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DPA 4041 microphones

Discussion in 'Microphones' started by Simmosonic, Jun 11, 2007.

  1. Simmosonic

    Simmosonic Active Member

    Has anyone here used DPA 4041s for recording?

    I'm particularly interested to get opinions from anyone who has used them in AB to record orchestras, choirs, etc. But any user experience will be welcome.
     
  2. 0VU

    0VU Active Member

    I have one pair of capsules and one pair each of the 4041SP (phantom powered) and 4041T (valve) bodies. They're nothing short of stunning! (I liked them enough to sell all but one of my 4006s to help pay for some 4041s! And I like 4006s)

    As you'd expect, the valve bodies give a little more colour than the solid state bodies but both are just different flavours of neutral and transparent. The high voltage solid state version is probably the most transparent mic I've ever heard - I didn't buy it simply because I wanted to be able to sling the mics and it isn't exactly easy when you have to sling the PSU at the same time! Having bought the phantom powered version (which only lose out very slightly against the high voltage version) it made more sense to me, to get the valve bodies - to have the different tonality rather than the high voltage solid state bodies which aren't different enough from the phantom bodies to give me the best value for money out of just two pairs of bodies. If I didn't need to hang the mics I'd've gone for the high voltage solid state bodies without hesitation.

    Looking at the graphs for the 4041s, I expected them to sound bright compared to my other DPA omnis but they don't. They do sound very, very clean and detailed and sometimes can be a bit too revealing but not really bright.

    I've used these mics both as AB and X-Y pairs, and borrowed a matched set of three from a friend for Decca Tree work and so far, I've been very happy with everything I've used them on. As an X-Y pair on 'small' sources like solo guitar or as a spot pair for a soloist the HF directionality is very gentle and gives a nice 'soft'/subtle stereo, and the clarity is exceptional. The off axis response is very smooth, making it easy to use the mic-source angle creatively without having to worry so much about colouration. The transient response is superb and complex attacks and overtones in things like 12-string guitars, harpsichords and pianos are rendered probably better than any other mic I own/know of. They're extremely quiet and the lack of noise seems to make them sound more 'dynamic' than the other DPA omnis I've got/used. They're also incredibly revealing of the room sound/ambience - much more so than most other mics. They really 'place' things into a real acoustic in a very precise way. This can make them a bit tricky in awkward rooms but the comparative lack of off axis colouration really helps here.

    The valve version is slightly warmer than the solid state versions but it's not an overt, in-your-face 'valve effect', rather a subtle 'silkiness' in the top and a little bit of 2nd harmonic creeping in lower down. I tend to find that I favour the valve bodies for vocal groups/choirs, brass instruments/ensembles, strings and smaller/more early reflection based acoustics, and the phantom powered bodies on larger sources like orchestras or things in very 'big' reverberant acoustics like pipe organs, and for getting a really 'detailed' sound on things like 12-string or percussion/wind instruments - though it's never a cut and dried choice.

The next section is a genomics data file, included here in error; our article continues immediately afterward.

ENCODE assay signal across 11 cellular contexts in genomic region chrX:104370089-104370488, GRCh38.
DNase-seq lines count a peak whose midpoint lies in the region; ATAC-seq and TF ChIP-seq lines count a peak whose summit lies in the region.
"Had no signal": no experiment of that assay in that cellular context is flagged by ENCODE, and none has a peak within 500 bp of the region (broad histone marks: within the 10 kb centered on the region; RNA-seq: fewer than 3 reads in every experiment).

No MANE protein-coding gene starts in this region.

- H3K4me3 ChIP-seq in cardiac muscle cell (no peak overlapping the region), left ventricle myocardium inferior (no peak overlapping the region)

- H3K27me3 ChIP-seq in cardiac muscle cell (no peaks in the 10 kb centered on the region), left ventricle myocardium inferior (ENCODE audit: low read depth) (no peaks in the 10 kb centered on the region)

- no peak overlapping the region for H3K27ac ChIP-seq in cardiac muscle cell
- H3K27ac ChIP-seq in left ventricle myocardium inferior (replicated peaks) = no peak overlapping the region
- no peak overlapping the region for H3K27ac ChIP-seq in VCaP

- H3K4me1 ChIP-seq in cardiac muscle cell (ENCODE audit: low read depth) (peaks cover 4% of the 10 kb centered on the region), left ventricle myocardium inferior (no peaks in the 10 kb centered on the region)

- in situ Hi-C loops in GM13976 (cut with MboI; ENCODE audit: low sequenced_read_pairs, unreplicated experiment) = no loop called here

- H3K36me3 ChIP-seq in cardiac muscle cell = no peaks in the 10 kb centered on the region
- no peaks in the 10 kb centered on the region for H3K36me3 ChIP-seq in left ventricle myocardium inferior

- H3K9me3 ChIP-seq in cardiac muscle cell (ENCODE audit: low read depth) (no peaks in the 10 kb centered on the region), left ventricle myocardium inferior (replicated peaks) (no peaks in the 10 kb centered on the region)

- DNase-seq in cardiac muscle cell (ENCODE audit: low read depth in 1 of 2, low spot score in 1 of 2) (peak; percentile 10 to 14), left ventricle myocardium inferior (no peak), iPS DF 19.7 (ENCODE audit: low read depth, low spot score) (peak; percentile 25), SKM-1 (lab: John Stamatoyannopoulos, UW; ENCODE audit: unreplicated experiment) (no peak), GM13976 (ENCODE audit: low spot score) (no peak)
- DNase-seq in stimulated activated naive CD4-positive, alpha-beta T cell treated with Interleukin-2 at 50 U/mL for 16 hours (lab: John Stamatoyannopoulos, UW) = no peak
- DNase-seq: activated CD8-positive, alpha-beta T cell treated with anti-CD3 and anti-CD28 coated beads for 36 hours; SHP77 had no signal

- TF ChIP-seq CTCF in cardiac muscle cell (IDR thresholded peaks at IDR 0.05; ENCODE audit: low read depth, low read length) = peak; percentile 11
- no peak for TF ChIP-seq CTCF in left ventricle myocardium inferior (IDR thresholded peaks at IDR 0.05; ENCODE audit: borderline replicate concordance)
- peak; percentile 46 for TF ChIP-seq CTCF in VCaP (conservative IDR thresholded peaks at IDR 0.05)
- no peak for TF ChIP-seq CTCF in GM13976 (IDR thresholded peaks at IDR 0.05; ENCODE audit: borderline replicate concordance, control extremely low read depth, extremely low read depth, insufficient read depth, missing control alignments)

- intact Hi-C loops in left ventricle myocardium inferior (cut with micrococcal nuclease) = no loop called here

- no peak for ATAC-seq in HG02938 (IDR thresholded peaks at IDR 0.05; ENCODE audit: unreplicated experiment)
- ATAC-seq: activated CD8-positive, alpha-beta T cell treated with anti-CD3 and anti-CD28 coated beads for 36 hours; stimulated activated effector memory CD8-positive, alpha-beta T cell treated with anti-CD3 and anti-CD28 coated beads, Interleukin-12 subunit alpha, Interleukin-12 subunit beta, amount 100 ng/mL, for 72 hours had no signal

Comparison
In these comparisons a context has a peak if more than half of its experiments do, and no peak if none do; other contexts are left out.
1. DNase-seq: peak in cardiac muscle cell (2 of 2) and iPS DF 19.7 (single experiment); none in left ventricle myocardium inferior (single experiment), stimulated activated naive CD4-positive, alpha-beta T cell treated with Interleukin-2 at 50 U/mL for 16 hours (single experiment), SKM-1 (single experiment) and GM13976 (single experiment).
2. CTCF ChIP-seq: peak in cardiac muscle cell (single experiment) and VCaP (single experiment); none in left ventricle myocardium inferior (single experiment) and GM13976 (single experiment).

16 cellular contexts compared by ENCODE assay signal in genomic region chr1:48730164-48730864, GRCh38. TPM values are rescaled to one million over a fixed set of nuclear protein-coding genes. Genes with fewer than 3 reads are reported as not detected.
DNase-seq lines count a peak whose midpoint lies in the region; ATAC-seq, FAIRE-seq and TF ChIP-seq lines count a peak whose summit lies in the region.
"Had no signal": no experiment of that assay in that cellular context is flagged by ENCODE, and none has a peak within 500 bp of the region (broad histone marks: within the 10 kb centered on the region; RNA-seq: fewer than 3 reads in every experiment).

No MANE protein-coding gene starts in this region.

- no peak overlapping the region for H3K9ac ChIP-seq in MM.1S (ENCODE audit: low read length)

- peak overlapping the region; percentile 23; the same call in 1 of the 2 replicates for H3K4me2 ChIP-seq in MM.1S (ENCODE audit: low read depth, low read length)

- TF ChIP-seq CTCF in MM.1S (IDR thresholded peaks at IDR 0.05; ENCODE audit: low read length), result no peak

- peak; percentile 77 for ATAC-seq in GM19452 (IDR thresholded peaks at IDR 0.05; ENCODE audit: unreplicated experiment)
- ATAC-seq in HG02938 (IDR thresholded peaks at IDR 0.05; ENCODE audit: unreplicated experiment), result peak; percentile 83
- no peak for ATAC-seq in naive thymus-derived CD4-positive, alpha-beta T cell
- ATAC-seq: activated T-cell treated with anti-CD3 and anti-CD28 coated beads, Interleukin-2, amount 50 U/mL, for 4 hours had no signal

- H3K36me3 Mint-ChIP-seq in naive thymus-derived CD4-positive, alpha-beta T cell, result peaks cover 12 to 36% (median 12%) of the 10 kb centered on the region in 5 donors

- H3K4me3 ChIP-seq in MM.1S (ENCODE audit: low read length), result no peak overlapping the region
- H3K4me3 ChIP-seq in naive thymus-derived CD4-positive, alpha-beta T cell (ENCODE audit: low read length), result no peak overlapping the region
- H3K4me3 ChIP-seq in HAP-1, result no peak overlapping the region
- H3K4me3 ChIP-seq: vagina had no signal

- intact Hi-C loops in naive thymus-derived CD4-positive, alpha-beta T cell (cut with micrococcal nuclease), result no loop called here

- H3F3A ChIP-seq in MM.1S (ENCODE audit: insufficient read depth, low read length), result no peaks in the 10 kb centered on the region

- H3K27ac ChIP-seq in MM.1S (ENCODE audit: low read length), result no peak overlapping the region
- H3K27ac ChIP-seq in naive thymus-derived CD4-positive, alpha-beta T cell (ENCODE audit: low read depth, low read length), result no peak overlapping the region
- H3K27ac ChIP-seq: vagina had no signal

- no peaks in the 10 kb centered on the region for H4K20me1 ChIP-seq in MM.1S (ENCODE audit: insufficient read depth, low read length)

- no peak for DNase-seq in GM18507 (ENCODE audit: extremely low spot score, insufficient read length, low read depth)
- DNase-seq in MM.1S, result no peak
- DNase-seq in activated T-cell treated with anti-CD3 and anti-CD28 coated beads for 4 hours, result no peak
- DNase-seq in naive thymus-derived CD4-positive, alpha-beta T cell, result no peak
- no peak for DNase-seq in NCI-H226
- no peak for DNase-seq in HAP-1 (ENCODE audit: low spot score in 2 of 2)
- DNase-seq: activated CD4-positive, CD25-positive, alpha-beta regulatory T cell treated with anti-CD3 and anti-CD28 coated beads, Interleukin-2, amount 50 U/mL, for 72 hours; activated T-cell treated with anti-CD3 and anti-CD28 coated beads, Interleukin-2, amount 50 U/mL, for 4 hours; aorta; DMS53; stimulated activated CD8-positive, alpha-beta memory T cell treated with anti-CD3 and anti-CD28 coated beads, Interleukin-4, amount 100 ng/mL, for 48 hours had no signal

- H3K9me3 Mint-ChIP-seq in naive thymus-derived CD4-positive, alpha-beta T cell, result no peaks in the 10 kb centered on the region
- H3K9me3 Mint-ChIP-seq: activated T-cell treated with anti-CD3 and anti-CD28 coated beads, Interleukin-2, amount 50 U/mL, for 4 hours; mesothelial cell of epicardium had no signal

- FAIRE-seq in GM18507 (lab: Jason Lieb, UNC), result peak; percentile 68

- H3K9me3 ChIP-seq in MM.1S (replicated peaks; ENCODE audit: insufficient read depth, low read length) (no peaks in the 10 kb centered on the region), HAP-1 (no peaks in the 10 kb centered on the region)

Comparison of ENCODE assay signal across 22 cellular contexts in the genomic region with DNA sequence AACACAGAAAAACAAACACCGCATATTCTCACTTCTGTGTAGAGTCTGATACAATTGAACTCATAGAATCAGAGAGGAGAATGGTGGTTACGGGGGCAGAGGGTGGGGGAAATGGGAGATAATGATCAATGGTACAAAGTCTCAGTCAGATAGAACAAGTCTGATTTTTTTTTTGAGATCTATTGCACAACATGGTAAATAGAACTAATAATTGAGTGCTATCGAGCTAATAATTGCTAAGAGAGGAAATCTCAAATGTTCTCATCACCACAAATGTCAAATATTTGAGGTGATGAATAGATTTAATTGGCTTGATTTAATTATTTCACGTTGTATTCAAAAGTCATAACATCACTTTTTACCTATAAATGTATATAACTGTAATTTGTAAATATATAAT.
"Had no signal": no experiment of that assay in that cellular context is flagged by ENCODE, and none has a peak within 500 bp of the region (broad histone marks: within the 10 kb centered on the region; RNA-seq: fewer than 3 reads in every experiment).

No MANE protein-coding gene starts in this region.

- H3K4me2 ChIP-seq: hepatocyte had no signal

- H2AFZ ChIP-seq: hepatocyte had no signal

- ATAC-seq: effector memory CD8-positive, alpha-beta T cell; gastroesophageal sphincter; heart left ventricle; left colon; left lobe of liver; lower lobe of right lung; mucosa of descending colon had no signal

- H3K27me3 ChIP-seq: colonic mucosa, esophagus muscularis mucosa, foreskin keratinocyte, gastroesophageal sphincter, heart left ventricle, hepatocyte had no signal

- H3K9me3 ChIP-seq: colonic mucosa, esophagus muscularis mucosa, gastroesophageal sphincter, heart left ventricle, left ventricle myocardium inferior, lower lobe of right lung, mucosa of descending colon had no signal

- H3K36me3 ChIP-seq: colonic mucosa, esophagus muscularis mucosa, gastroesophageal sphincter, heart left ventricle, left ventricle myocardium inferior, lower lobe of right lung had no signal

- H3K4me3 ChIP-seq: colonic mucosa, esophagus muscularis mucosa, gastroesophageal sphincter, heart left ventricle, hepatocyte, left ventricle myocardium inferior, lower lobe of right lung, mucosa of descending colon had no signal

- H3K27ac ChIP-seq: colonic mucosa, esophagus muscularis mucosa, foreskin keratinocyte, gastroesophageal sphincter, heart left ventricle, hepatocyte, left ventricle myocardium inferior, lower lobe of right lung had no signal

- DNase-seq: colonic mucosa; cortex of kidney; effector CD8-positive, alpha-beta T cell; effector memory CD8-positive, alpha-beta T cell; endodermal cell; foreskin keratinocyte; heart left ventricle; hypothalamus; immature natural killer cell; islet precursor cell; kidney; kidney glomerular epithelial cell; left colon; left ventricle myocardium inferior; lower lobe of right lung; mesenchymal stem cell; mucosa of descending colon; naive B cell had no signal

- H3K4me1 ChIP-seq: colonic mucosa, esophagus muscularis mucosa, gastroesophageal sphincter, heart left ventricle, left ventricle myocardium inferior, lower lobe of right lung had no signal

Tonally, either seems to compliment things like Schoeps MK21s, omni caps on M222s, and mics like TLM193s/170s/Beyer MC740s and they combine well with other mics. They do fight somewhat with Sonodore RCM402s though and it can be hard to combine them convincingly - though I find that with most mics and the Sonodores. Until I can afford a couple more 4041s for my Tree (I like to have a spare, just in case) when I can't borrow my friend's set, I've been using an M222 with and MK2/2H/2S and a KA40/50 as the centre mic and they work very nicely together. An M222/2H/KA50 works particularly well with the 4041SPs for very subtly balancing the centre stage/maintaining depth without losing clarity of imaging.


    Like any other mic, they suit some things better than others but if you want to capture detail and resolve a complex source and/or room they take a lot of beating. My experience of them is that even when they aren't the 'best' mic for the job, they still sound better than most. Which, considering how expensive they are, is good news! Anyway, yes, I like them :wink:
     
  3. lell010

    lell010 Guest

    OVU - I have sent you a PM
     
  4. Simmosonic

    Simmosonic Active Member

    Very interesting... I like the 4006TLs very much. I've used the 4041 a couple of times, mostly on voice, and agree with the opinion that they are 'stunning'.

    The high voltage version is the one I have used before. However, I also need the ability to fly them and use them in other situations (e.g. in the field, operating from batteries) where the HMA isn't a practical option. So, I'm considering the SP versions for now.

    What really appeals to me is the ability to add the high voltage stuff later if I want, as you have done with the tube bodies. I'd start with a pair of 4041SPs, but I'd eventually buy the tube bodies and HMA, and perhaps later the high voltage bodies.

    It also wouldn't surprise me if DPA eventually made a digital body for those capsules...

    This seems to be the consensus with everyone who has used them, myself included. They are not as bright as one would expect them to be.

    This is exactly the kind of information I was hoping to get. I have used them on voice, relatively close, but never at a distance or in a stereo situation...

    Agreed. The low noise is part of the appeal for me.